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A Call To End A Secret, Arbitrary And Cruel Practice – Death Penalty In Japan
A little known fact about Japan is that it carries out the death penalty. Executions in Japan are by hanging and are carried out in secret. Prisoners face the fear of execution every day. They are only informed of their execution a few hours before the sentence is carried out. Prisoners are held in solitary confinement and have very limited access to the outside world, as a result many inmates develop mental disorders. Families of prisoners are informed of their loved ones’ execution only after it has taken place.

AI has received reports that at least eight of the 61 current death row inmates in Japan may be innocent. Forced confessions extracted through torture during pre-trial detention, prosecutorial misconduct and cases of mistaken evidence and identification mean that death-row inmates can be wrongly convicted.

Hakamada Iwao (m), (aged 68), claims that he was beaten and forced to confess to murdering four people. Hakamada has consistently maintained that during interrogation he was denied food and water; refused access to a toilet; was kicked and punched; his arms and ears were twisted, he was dragged by the hair; subjected to sleep deprivation and denied access to medicine and medical treatment. Hakamada suffers from severe mental illness after spending over 38 years in detention. He is unable to recognize his sister or to understand that he is on death row. His application for a re-trial was rejected this year, despite high expectation that his innocence would be revealed at re-trial.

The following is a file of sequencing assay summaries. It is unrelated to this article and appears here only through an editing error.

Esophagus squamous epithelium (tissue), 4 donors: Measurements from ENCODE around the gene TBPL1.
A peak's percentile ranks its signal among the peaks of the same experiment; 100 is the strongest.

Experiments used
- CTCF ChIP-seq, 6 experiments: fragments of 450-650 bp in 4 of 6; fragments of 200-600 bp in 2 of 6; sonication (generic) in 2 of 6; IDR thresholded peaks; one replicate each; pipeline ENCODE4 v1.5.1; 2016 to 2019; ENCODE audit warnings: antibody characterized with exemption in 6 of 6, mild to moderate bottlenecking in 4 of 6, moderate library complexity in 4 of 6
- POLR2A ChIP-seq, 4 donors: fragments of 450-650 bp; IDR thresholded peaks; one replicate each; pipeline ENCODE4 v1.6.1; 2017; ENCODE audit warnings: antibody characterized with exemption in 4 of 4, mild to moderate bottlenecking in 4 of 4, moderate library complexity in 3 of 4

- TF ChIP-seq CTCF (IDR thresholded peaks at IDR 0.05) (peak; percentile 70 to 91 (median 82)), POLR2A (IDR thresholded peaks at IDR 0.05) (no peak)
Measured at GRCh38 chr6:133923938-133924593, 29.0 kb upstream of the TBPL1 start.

"I could do nothing but crouch down on the floor trying to keep from defecating. At that moment one of the interrogators put my thumb onto an inkpad, drew it to a written confession record and ordered me, write your name here!, shouting at me, kicking me and wrenching my arm.”

Hakamada Iwao, death-row inmate, taken from a letter to his sister.

Amnesty International believes that the death penalty is the ultimate cruel, inhuman and degrading punishment that violates the right to life. It is irrevocable and can be inflicted on the innocent.

Studies reveal that the death penalty is ineffective as a tool to curb serious crime. In Japan there was no increase in crime during the three years when executions were not carried out: between November 1989 and March 1993 two Japanese Ministers of Justice declined to sign execution orders because of their personal opposition to the death penalty. Executions recommenced in March 1993, the most recent occurring in September 2004 when two inmates were hanged.

The global trend towards the abolition of the death penalty now makes Japan one of only two “Group of Eight” major industrialised countries to retain this inhuman and degrading punishment (the other is the USA). Japan has been heavily criticised for imposing the death penalty by the Council of Europe, where Japan has Observer Status. By imposing the death penalty, particularly due to the way it is imposed and carried out in Japan, Japan has violated international treaties to which it is state party, including the International Covenant on Civil and Political Rights and the Convention against Torture and Other Cruel, Inhuman or Degrading Treatment or Punishment.

Write to:

    Mr MACHIMURA Nobutaka
    Minister of Foreign Affairs
    Ministry of Foreign Affairs
    2-2-1 Kasumigaseki
    Chiyoda-ku
    Tokyo 100-8919
    Japan

    (Salutation: Dear Minister)
    Fax No: + 81 3 6402 2796 (General Administration Unit)
    e-mail: webmaster@mofa.go.jp

    Ms NOONO Chieko
    Minister of Justice
    Ministry of Justice
    1-1-1 Kasumigaseki
    Chiyoda-ku
    Tokyo 100-8977
    Japan

    (Salutation: Dear Minister)
    Fax No: +81 3 3592-7088 OR 5511 7200
    e-mail: webmaster@moj.go.jp

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All information is © Copyright 1997 - 2005 'Foreign Prisoner Support Service' unless stated otherwise - Click here for the legal stuff